In chess—as with many things—basics are important. In fact, it is very possible to learn and be good at the game if you have your standard rules down. If you are only beginning to learn the game, there are plenty of resources that you can turn to online to reinforce what you know. In fact, chess lessons can now be taken online. Instead of driving to and from classes, affordable lessons can now be enjoyed at the comfort of your home, taught by experienced coaches specializing in teaching children and adults at varying skill levels. Whether you want to excel in major tournaments or simply want to enjoy the game, it is important to get all basic chess rules down so it will be easier for you to learn other techniques and strategies that you can use in the course of your games. Knowing what you can and can't do on the board is important:
Pawns – A pawn can only ever move one square each turn, except during its first move, when it can cover two squares. All subsequent moves should return to one square forward per turn, never backward in any direction. The piece, however, can capture diagonally and only diagonally within its legal movement range.
Knights –The Knight is the only piece on the board that is able to jump over other pieces to get to its square, whether to capture or simply move. It moves in an L-shape and is the only other piece, besides the pawn, with a legal move at the start of a game.
Bishops – The bishop moves and captures diagonally, never straight (forward or backward, nor left or right). It may move to any square provided that it is in its line of sight or along its diagonal pattern.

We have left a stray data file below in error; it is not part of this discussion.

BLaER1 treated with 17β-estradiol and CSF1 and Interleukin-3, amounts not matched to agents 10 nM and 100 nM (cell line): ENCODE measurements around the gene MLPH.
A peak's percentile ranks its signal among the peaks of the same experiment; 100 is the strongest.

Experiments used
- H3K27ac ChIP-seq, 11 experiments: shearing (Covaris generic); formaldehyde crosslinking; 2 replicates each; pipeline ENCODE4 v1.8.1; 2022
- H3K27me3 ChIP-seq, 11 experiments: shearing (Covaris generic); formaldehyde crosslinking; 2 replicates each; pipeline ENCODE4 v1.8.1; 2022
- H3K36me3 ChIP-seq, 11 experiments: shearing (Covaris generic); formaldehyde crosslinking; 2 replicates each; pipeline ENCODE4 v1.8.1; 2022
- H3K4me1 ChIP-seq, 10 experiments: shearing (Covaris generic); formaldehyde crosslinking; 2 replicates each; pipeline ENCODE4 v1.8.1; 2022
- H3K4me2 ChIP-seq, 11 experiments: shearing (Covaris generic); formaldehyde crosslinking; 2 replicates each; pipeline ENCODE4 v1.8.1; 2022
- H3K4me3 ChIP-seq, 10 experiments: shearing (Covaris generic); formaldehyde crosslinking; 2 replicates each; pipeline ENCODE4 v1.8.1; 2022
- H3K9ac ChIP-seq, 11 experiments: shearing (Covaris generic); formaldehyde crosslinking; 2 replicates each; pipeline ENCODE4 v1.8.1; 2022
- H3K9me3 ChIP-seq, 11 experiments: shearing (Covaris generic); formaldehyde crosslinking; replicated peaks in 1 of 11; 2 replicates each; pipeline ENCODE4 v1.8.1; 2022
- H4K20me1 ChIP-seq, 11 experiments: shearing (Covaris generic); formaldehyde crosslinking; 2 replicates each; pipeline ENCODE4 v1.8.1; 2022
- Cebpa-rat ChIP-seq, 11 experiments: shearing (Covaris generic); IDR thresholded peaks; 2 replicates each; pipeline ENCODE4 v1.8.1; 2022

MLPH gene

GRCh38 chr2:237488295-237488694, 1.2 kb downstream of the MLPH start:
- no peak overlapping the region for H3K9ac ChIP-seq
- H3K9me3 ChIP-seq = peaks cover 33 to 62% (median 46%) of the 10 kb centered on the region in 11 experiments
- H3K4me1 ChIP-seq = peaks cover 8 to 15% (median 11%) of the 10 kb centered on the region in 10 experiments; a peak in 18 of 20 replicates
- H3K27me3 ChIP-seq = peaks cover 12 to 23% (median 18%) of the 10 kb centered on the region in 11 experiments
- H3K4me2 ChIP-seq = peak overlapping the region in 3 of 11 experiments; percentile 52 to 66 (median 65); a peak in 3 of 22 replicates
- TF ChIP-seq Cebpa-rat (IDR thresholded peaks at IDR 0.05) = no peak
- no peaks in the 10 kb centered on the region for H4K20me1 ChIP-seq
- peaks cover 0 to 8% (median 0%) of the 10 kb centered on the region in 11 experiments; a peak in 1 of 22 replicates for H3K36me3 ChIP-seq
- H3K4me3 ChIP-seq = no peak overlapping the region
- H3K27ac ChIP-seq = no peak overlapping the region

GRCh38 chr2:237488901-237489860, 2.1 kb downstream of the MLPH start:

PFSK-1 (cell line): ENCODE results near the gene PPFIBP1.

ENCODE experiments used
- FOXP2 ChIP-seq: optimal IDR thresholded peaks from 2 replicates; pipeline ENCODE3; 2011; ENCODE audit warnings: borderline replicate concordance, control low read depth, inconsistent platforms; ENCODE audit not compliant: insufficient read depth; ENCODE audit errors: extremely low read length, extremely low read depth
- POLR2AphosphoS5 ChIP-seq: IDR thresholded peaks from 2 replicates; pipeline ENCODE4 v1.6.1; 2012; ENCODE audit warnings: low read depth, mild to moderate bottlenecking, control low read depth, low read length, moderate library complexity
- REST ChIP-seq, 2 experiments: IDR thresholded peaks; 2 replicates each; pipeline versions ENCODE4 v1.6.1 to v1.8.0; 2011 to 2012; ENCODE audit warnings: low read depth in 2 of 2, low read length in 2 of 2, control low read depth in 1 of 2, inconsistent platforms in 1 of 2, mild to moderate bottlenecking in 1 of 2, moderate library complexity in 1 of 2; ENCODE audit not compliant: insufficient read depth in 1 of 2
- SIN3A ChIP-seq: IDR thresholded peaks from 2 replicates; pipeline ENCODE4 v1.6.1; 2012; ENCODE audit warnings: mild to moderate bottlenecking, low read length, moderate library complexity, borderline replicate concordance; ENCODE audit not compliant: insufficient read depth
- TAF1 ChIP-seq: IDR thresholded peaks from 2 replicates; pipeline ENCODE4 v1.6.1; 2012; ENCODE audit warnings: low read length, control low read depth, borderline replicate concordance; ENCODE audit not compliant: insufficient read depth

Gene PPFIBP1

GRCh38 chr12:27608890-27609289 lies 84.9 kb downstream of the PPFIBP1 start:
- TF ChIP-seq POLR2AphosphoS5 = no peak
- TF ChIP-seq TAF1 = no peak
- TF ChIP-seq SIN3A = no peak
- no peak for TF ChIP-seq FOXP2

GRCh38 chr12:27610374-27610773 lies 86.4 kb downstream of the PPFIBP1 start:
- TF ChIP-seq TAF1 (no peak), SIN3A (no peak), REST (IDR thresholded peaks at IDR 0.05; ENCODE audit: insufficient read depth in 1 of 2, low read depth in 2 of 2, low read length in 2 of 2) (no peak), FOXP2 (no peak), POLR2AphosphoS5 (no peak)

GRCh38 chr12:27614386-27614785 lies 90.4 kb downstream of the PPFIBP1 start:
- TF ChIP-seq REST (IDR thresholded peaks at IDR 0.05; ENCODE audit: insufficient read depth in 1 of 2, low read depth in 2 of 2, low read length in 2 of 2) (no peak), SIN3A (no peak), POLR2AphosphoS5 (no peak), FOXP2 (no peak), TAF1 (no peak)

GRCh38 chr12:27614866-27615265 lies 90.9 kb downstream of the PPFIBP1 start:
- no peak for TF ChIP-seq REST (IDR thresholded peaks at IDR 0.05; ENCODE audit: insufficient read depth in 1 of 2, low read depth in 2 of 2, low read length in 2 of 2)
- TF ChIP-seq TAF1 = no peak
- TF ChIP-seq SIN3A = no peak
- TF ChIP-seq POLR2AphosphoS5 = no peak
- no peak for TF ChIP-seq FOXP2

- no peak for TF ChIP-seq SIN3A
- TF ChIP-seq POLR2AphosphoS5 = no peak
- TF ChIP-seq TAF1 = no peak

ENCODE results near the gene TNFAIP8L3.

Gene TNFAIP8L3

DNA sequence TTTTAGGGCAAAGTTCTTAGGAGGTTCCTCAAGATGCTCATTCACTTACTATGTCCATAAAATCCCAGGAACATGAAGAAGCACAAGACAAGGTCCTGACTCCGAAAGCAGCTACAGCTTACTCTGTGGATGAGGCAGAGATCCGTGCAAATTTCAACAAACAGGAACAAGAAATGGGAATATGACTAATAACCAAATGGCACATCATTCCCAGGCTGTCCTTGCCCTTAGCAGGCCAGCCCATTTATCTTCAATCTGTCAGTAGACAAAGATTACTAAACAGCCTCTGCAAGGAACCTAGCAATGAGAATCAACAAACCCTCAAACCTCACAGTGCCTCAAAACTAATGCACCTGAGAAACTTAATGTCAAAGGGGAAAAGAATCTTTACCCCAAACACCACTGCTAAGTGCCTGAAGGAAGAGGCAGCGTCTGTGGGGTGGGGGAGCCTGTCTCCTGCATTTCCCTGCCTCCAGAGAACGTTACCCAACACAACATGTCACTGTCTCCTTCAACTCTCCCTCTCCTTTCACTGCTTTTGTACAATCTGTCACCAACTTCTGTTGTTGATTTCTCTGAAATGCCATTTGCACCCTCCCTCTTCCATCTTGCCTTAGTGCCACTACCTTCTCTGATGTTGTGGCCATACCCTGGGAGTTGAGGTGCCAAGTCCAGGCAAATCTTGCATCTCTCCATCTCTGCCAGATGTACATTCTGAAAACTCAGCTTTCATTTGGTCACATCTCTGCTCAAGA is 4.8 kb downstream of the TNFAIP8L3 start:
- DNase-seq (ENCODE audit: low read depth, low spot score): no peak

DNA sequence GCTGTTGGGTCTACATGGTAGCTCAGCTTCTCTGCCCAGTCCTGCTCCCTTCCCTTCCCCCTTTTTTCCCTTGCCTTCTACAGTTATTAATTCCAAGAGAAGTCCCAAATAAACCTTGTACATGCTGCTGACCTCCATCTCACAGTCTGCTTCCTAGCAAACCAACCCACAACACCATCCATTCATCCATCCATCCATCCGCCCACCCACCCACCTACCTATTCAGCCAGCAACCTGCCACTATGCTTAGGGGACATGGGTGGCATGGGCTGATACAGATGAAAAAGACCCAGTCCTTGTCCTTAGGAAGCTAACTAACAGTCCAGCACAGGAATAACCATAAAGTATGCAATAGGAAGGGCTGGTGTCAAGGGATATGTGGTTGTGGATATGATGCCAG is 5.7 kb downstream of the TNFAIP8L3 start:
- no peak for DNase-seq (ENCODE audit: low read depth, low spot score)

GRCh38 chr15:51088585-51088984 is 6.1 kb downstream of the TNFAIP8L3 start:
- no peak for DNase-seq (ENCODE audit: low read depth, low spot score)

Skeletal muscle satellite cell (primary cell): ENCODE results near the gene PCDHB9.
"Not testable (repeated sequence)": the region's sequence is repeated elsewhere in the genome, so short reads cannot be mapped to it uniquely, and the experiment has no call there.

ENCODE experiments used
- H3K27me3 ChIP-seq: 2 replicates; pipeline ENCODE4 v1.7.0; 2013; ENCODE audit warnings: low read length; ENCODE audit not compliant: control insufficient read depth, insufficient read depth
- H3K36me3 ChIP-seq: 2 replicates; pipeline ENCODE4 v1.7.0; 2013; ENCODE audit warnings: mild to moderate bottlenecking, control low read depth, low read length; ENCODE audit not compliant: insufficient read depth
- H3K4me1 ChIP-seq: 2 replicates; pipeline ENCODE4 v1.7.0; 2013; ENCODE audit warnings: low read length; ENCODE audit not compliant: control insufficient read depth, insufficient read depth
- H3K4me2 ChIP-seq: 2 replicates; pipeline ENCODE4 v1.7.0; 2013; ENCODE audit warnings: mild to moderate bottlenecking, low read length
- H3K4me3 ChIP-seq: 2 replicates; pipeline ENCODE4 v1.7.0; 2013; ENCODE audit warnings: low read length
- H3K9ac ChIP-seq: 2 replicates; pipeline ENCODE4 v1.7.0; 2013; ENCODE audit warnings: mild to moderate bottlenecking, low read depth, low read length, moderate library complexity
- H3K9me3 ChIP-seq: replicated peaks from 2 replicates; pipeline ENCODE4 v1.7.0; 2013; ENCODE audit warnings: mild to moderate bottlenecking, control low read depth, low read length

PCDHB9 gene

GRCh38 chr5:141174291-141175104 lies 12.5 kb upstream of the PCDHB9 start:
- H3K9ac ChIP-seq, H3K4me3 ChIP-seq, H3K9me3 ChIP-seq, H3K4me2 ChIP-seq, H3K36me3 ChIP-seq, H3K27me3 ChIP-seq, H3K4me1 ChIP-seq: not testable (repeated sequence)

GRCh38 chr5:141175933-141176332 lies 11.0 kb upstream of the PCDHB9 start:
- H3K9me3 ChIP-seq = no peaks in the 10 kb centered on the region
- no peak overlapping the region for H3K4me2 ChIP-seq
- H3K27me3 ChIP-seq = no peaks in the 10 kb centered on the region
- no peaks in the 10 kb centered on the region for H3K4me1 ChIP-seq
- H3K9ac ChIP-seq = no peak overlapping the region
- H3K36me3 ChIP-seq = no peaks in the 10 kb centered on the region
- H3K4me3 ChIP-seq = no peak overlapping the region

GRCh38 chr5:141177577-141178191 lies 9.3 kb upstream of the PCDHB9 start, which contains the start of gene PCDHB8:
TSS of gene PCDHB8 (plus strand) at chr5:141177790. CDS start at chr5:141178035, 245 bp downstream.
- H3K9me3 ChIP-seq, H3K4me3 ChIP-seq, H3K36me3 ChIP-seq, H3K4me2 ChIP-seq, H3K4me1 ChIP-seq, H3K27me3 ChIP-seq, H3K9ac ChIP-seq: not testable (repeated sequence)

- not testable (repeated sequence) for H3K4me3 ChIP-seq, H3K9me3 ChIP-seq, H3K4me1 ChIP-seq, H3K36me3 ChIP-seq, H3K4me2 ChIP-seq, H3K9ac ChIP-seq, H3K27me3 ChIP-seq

Rooks – A rook can move and capture only along straight lines. Unlike the rook, it can move and capture along the straights, be it left or right, or forward or backward, as long as the square is within its line of sight. It can be used for castling with the king.
Queens – The queen can move and capture using any square in its line of sight. It can move multiple squares on the straights and diagonals and has the power of every other piece, except for the knight.
Kings – Like the pawn, the king is restricted to only one square move per turn, except during the castling maneuver. However, it can move in any direction and capture in any direction, as long as it will not be put in Check and the move is within its legal range of movement.
About the author:
Albert Fishman has been involved in teaching chess since 1996 and is part of the IchessU coaching staff.
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About the Author
IchessU Joined: September 8th, 2012 Articles Posted: 80